Three examples to show that I am not completely paranoid.

    1: Back in the 1990s, someone leaked the grades of the UMass Basketball Team to the Boston Globe — both a FERPA violation and quite embarrassing to the university because at least four of the star players were on academic probation. Boston is a toll call from Amherst and what UMass did was go through *all* the long distance records looking for anyone who had made a call to any of the Boston Globe’s numbers. (This was before cell phones, so they only had to search for the Globe’s landlines.)

    2: Remember Nabster? Universities keep a record of whom they have assigned IP addresses to, and as memory is now quite cheap, they preserve this information for some time for a variety of reasons, including diagnostic. Hence when the RIAA sent complaints about specific IP addresses downloading music at a specific date and time, the universities could just look up who had the IP address.

    Even if you manage to connect to the network without identifying yourself, your computer has a .nic (network) card with a unique serial number. It has to and the network has to know the number in order for TCP/IP to work (i.e. to connect). One of the things that most large universities now do is keep a record of the card serial numbers of stolen computers and wait for them to appear on the network, at which point the campus police are sent to the specific location.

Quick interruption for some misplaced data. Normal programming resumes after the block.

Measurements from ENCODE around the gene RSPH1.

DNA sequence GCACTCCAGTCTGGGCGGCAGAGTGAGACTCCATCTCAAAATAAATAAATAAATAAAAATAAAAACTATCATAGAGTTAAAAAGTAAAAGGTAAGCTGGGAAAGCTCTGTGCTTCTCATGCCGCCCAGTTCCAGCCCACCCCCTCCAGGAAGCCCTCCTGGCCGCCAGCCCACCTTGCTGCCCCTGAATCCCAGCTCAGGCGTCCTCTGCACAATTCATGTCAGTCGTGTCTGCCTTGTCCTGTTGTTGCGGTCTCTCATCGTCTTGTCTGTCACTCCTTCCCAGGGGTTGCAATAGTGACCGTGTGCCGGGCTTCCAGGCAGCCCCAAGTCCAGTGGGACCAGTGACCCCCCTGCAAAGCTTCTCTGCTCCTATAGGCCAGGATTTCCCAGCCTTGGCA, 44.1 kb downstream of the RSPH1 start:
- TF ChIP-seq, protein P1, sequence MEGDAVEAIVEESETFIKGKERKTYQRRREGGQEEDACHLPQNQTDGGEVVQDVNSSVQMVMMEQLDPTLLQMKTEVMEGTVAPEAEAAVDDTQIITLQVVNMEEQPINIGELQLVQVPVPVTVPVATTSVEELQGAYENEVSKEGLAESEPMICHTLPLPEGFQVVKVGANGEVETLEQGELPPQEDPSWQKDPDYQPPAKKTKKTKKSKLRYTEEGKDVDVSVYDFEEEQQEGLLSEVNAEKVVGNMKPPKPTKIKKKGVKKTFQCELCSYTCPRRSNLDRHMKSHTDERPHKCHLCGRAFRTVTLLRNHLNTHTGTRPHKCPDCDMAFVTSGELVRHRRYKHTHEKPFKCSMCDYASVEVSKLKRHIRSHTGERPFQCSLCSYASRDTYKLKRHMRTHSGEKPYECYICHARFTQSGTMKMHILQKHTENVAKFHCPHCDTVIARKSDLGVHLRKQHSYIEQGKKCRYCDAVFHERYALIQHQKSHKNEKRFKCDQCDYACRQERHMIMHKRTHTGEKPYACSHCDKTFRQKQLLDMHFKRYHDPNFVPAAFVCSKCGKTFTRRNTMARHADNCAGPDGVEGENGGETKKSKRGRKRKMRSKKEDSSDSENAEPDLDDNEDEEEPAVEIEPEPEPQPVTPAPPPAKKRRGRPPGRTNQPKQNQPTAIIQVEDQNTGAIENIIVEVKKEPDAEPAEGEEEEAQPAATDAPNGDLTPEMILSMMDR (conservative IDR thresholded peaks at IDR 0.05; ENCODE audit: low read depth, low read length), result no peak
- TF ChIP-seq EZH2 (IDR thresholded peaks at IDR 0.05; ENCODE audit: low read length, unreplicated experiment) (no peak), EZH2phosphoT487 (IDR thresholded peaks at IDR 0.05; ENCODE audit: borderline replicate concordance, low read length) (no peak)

An IP address is similar to a phone number (with country code and the rest included). It often appears in places where you wouldn’t expect it, such as the header information on emails — and the header information is often not visible unless you specifically ask your mail program to show it to you. Memory is that some of the Word .docx files also have it, although that may only be the ones that are shared. This is what should have gotten Hillary Clinton into trouble, as her private server had to have its own IP address, which would then be in header info.

    3: The UMass Police built a new, expensive, and quite unneeded police station which had hallway security cameras. There are two models, a $100 one which only records video, and a $700 one which records both video and audio. It’s physically the same camera, but if you pay the extra $600 per unit, the vendor will turn the audio on. And Massachusetts is a two-party audio state.

    Well, it turns out that the audio was turned on without the officers knowing it, and — worse — one of the cameras could hear conversations in the restroom that the officers used. (They found out about this one night when a civilian dispatcher showed them it — and the union filed a lawsuit over it.)

    My question — and that of others — was that you really don’t notice the difference between $100 and $700 when you are buying a whole bunch of something? Or was this not accidental?